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CHANGES IN CUBA: AN INTERVIEW WITH ELLIOTT ABRAMS

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In the aftermath of the Cuban Revolution and nationalization of U.S.-owned businesses in Cuba, President John F. Kennedy severed diplomatic relations between the United States and Cuba on January 3, 1961.  Fifty-four years later, the Obama Administration reestablished formal ties with Havana on July 20, 2015.  Many important issues remain unresolved, including the ongoing U.S. trade embargo and Cuba’s human rights abuses.

 

In light of the changing relationship between the United States and Cuba, the Bush Institute spoke with several observers of Cuba.  We start this series with Elliott Abrams, a senior fellow for Middle Eastern Studies at the Council on Foreign Relations and former deputy assistant to the president and deputy national security advisor in the administration of President George W. Bush. Abrams is the author of several books on foreign policy and national security and also serves as a member of the Human Freedom Advisory Council at the George W. Bush Institute.

 

With a new U.S. policy now in effect toward Cuba, what should be done to ensure that the issues of human rights, Cuba’s democratic opposition, and dissidents remain priorities?  Are there ways to ensure that Cuba is held accountable for its promises in these areas?

 

The new policy makes high-level and repeated statements of U.S. interest in human rights even more important.  U.S. diplomats in Cuba should meet with dissidents regularly. We should have programs at the embassy. The National Endowment for Democracy and other groups should spend more time and money on Cuba. The U.S. should introduce debates and resolutions on Cuba in the Organization of American States and the United Nations, including the Human Rights Council. The pressure should be unrelenting – and it should include pressure from the President and Secretary of State.

 

How is the cause of human rights in Cuba affected by the reestablishment of diplomatic relations?

 

Sadly, it seems that there will be no lift for human rights. Many Cubans think the agreement that was done ignores them and their suffering, and is instead just a deal with the regime. In fact, in the context of the deal, the U.S. will need to be much more active lest the cause of human rights be set back.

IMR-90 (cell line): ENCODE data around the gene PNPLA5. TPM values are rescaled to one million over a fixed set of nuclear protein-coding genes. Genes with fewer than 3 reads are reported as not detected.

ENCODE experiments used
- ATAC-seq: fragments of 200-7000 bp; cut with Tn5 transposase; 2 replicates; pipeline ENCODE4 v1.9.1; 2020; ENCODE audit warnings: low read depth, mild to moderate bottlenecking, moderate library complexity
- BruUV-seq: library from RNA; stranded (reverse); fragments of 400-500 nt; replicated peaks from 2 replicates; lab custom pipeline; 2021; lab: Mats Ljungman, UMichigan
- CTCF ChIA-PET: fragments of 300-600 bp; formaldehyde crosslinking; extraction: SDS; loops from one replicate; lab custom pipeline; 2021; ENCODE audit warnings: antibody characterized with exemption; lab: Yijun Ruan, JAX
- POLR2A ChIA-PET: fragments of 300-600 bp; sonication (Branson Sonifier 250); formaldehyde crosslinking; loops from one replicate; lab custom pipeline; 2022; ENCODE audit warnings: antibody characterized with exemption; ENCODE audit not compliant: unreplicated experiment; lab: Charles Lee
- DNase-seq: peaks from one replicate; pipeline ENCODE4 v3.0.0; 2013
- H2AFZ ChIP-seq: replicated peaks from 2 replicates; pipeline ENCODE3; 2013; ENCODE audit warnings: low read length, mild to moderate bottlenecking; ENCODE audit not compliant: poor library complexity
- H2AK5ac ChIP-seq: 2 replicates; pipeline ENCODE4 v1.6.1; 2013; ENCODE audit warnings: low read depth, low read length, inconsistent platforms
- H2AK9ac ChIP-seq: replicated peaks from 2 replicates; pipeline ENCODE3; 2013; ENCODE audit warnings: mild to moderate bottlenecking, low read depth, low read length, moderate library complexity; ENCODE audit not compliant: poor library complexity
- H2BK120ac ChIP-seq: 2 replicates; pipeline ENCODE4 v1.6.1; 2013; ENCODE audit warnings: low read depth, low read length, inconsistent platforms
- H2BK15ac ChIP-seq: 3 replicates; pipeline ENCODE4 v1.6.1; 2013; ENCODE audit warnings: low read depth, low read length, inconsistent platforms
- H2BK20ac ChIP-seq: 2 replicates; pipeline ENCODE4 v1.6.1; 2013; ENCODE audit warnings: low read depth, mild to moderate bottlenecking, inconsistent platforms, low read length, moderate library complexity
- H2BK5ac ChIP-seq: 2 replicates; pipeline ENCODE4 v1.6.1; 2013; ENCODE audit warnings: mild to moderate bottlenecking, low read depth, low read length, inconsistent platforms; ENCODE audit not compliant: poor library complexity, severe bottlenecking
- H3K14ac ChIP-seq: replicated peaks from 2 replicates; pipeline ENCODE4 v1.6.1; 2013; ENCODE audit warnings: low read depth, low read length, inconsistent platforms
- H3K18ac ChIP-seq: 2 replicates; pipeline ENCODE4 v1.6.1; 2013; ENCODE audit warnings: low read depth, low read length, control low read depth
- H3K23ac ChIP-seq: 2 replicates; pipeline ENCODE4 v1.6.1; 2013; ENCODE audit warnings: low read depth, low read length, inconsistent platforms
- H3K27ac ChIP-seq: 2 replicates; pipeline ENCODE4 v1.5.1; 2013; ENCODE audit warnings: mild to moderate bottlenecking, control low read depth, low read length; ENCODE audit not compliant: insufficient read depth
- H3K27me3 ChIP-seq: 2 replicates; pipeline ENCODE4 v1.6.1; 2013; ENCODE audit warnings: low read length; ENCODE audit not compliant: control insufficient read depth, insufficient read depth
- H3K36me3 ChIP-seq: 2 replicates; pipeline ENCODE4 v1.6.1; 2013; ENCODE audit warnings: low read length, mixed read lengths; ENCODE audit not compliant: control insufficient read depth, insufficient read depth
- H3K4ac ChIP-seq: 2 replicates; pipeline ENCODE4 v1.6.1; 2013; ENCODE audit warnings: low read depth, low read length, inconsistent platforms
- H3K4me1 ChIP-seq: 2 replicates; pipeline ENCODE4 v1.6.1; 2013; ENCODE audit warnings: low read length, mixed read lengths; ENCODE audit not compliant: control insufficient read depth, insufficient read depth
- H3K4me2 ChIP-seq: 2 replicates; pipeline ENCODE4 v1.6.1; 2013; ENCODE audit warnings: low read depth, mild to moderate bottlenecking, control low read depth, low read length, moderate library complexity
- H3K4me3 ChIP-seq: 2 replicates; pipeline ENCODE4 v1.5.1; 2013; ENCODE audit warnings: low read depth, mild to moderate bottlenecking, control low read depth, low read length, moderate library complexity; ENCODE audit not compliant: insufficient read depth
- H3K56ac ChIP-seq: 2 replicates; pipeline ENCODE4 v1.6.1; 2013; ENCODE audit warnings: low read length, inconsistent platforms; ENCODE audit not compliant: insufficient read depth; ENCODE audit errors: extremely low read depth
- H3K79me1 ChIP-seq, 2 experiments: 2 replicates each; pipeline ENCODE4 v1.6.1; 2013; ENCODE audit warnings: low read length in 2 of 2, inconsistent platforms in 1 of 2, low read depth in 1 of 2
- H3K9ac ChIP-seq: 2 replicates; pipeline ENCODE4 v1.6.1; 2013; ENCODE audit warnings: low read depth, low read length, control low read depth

Many U.S. businesses are interested in exploring investment opportunities in Cuba.  Some say that only the regime benefits from foreign investment, while others say it will improve life for the average Cuban.  What’s your view?

 

If their economy were free, foreign investment would help the average Cuban. But the regime controls everything. All foreign investment goes through the regime, so that if there’s a new hotel the money people pay for their rooms ends up supporting Castro. The Cuban army also has lots of economic activity. So in reality foreign investment helps the regime, not the people of Cuba.

 

In the 1980s, you served in senior positions in the State Department for President Ronald Reagan.  In those final years of the Cold War, President Reagan engaged with the Soviet Union in a variety of areas, including nuclear disarmament and regional conflicts, while continuing to press the Soviets to improve their human rights record.  Do you think that reestablishing diplomatic relations with Cuba offers a similar opening to address the causes of human rights and dissidents while working with Havana on trade and other issues?

 

President Reagan was the man who had five summit meetings with Mikhail Gorbachev but said “Mr. Gorbachev, tear down this wall.” He also said the U.S.S.R. was an “evil regime” that would end up in the “dustbin of history.”

 

That is exactly what has NOT been happening in recent years. We seem to be making concessions and apologies to the regime, but very rarely speaking loudly to the Cuban people or denouncing the regime’s abuses. So I think the restoration of formal diplomatic relations may offer an opportunity, but there is no sign in Washington that it will be used. And truthfully, you don’t need a formal diplomatic window to tell the truth, which is what’s missing.